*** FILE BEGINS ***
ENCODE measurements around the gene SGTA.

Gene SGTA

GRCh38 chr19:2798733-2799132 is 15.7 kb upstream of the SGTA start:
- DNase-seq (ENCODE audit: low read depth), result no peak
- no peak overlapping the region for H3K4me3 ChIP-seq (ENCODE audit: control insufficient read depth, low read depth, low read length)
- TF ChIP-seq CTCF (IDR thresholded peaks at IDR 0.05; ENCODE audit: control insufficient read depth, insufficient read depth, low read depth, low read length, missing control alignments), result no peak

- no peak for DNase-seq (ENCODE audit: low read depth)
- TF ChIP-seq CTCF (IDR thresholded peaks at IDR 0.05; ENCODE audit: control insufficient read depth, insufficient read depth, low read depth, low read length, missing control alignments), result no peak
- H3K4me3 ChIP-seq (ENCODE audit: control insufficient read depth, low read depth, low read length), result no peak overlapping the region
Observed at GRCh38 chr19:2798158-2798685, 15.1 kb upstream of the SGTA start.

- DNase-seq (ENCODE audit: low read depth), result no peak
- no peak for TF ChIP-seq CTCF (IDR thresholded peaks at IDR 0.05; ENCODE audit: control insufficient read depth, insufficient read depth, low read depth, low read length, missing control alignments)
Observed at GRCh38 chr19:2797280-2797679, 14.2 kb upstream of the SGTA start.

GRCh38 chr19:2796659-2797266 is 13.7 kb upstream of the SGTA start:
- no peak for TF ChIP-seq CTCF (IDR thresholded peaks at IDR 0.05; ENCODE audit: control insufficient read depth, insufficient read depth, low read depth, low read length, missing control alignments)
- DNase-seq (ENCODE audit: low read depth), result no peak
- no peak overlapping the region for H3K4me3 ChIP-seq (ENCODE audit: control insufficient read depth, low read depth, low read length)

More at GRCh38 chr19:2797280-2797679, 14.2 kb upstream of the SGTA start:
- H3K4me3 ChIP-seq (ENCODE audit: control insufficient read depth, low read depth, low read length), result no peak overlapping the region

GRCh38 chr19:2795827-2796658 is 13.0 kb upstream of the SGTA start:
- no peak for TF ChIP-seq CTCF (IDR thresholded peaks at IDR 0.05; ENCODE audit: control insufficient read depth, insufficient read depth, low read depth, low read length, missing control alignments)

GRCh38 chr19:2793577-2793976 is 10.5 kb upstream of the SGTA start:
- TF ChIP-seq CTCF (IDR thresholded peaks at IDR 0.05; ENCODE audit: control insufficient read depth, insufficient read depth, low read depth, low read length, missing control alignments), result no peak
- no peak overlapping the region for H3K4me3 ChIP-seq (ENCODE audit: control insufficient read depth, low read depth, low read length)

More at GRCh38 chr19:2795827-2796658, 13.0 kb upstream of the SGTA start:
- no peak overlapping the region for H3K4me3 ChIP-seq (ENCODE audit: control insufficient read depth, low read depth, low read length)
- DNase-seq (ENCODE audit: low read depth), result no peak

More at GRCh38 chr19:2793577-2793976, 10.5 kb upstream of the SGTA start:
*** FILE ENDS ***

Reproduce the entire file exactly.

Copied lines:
ENCODE measurements around the gene SGTA.

Gene SGTA

GRCh38 chr19:2798733-2799132 is 15.7 kb upstream of the SGTA start:
- DNase-seq (ENCODE audit: low read depth), result no peak
- no peak overlapping the region for H3K4me3 ChIP-seq (ENCODE audit: control insufficient read depth, low read depth, low read length)
- TF ChIP-seq CTCF (IDR thresholded peaks at IDR 0.05; ENCODE audit: control insufficient read depth, insufficient read depth, low read depth, low read length, missing control alignments), result no peak

- no peak for DNase-seq (ENCODE audit: low read depth)
- TF ChIP-seq CTCF (IDR thresholded peaks at IDR 0.05; ENCODE audit: control insufficient read depth, insufficient read depth, low read depth, low read length, missing control alignments), result no peak
- H3K4me3 ChIP-seq (ENCODE audit: control insufficient read depth, low read depth, low read length), result no peak overlapping the region
Observed at GRCh38 chr19:2798158-2798685, 15.1 kb upstream of the SGTA start.

- DNase-seq (ENCODE audit: low read depth), result no peak
- no peak for TF ChIP-seq CTCF (IDR thresholded peaks at IDR 0.05; ENCODE audit: control insufficient read depth, insufficient read depth, low read depth, low read length, missing control alignments)
Observed at GRCh38 chr19:2797280-2797679, 14.2 kb upstream of the SGTA start.

GRCh38 chr19:2796659-2797266 is 13.7 kb upstream of the SGTA start:
- no peak for TF ChIP-seq CTCF (IDR thresholded peaks at IDR 0.05; ENCODE audit: control insufficient read depth, insufficient read depth, low read depth, low read length, missing control alignments)
- DNase-seq (ENCODE audit: low read depth), result no peak
- no peak overlapping the region for H3K4me3 ChIP-seq (ENCODE audit: control insufficient read depth, low read depth, low read length)

More at GRCh38 chr19:2797280-2797679, 14.2 kb upstream of the SGTA start:
- H3K4me3 ChIP-seq (ENCODE audit: control insufficient read depth, low read depth, low read length), result no peak overlapping the region

GRCh38 chr19:2795827-2796658 is 13.0 kb upstream of the SGTA start:
- no peak for TF ChIP-seq CTCF (IDR thresholded peaks at IDR 0.05; ENCODE audit: control insufficient read depth, insufficient read depth, low read depth, low read length, missing control alignments)

GRCh38 chr19:2793577-2793976 is 10.5 kb upstream of the SGTA start:
- TF ChIP-seq CTCF (IDR thresholded peaks at IDR 0.05; ENCODE audit: control insufficient read depth, insufficient read depth, low read depth, low read length, missing control alignments), result no peak
- no peak overlapping the region for H3K4me3 ChIP-seq (ENCODE audit: control insufficient read depth, low read depth, low read length)

More at GRCh38 chr19:2795827-2796658, 13.0 kb upstream of the SGTA start:
- no peak overlapping the region for H3K4me3 ChIP-seq (ENCODE audit: control insufficient read depth, low read depth, low read length)
- DNase-seq (ENCODE audit: low read depth), result no peak

More at GRCh38 chr19:2793577-2793976, 10.5 kb upstream of the SGTA start: